Think of the car an license like a Zahavi Handicap. It shows your mating potential by proving that you have the finances, skills, and metal ability to do it.

Of course all those characteristics would be instantly proved (or overlooked) if you pulled down a 6 figure salary and lived inside the Beltway. (DC)

tom_g's avatar

Did you grow up in the United States? What were your teenage years like? Granted, I grew up in suburbia, but everyone had a strong desire to get their license as soon as possible (16.5 years). It was an independence thing.

That said, I think it would be a novelty, and your story might be unique enough for it to make sense. And of course, there is the environmental angle. But to be honest, it would be a huge red flag – even at 18 years old, never mind 25. Again, I don’t know your story, but it might raise some co-dependency red flags – even if they were unjustified.

I am curious though. How is this possible?

answerjill's avatar

Lots of the people in my social circle do not have cars (including me). People seem to date, anyway. Granted, I live in a city and being car-free isn’t considered a problem. We also have lots of public transportation and much of the area is walkable.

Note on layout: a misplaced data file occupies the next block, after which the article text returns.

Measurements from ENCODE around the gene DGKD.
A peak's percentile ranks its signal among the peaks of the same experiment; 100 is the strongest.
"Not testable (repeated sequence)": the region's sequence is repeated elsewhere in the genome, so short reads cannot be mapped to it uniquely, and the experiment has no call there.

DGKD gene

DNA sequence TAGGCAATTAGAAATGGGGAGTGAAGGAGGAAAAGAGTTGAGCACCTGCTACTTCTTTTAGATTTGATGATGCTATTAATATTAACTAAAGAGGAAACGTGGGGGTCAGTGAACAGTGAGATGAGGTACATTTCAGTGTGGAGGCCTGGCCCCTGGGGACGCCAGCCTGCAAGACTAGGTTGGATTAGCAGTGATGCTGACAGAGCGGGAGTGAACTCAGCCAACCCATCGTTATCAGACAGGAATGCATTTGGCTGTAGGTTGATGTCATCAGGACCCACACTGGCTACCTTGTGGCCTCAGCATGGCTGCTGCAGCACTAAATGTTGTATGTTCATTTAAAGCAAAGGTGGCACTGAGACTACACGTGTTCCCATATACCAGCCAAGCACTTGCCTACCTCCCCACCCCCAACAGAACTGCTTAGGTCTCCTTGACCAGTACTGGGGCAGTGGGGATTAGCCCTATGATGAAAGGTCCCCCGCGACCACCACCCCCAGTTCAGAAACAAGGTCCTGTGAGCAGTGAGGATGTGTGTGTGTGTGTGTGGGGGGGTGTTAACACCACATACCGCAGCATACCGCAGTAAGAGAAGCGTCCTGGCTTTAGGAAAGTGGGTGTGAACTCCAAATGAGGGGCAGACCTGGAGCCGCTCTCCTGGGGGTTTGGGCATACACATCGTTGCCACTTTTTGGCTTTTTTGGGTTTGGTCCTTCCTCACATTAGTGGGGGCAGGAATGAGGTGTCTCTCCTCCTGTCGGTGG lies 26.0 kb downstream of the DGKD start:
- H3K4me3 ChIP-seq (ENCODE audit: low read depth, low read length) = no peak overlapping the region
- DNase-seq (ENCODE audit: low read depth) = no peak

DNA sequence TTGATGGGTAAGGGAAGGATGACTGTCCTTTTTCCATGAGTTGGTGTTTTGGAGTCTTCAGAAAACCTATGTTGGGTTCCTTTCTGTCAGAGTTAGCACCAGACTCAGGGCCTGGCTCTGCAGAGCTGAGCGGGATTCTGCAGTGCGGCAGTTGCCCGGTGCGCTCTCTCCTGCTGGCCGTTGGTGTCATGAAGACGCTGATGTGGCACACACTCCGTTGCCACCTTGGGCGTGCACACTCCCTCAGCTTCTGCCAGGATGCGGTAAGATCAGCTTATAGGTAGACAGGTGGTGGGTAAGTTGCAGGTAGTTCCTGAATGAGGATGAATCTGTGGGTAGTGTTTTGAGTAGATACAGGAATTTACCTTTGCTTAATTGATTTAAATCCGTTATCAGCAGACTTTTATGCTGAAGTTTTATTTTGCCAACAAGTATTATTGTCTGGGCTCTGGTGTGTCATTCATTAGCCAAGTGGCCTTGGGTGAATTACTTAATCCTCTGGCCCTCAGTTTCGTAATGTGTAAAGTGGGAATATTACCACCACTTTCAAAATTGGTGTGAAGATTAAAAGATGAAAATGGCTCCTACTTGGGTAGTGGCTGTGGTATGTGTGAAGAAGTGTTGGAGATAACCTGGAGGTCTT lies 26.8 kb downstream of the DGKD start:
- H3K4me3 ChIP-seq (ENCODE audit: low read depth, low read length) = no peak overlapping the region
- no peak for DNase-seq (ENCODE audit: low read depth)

Seek's avatar

I’m just on the other end of I-4.

This area sucks for people who don’t drive. No mass transit to speak of. The bus system has weird hours, useless routes, and for the time it takes you to get anywhere is ridiculously expensive.

So most people who don’t have cars rely on other people to schlep them around. This, from the schlepper’s side, is annoying as fuck.

I drove the hubs around for a year after his DUI. It was irksome enough that I’ve sworn to divorce him if it ever happens again. (The first one was BS and not his fault, or that would have been it)

So, no. At least not in this state.

LuckyGuy's avatar

@Seek_Kolinahr Thank you for proving my point.
Nothing is walkable in this area. The closest stoplight is 6 miles away in the center of town. I live on a dead end road that is awful in the winter. I could not imagine making others haul me around because I felt I did not need a car.

Without the car you are at a handicap that must be overcome in other ways.

~In my state, I could overlook the no drivers license if you had a concealed carry permit for a handgun. That would be proof of all the above characteristics – with the additional benefit of proving you have no criminal record. (I am only half joking.)

Adirondackwannabe's avatar

@jordym84 How do you do your grocery shopping?

jordym84's avatar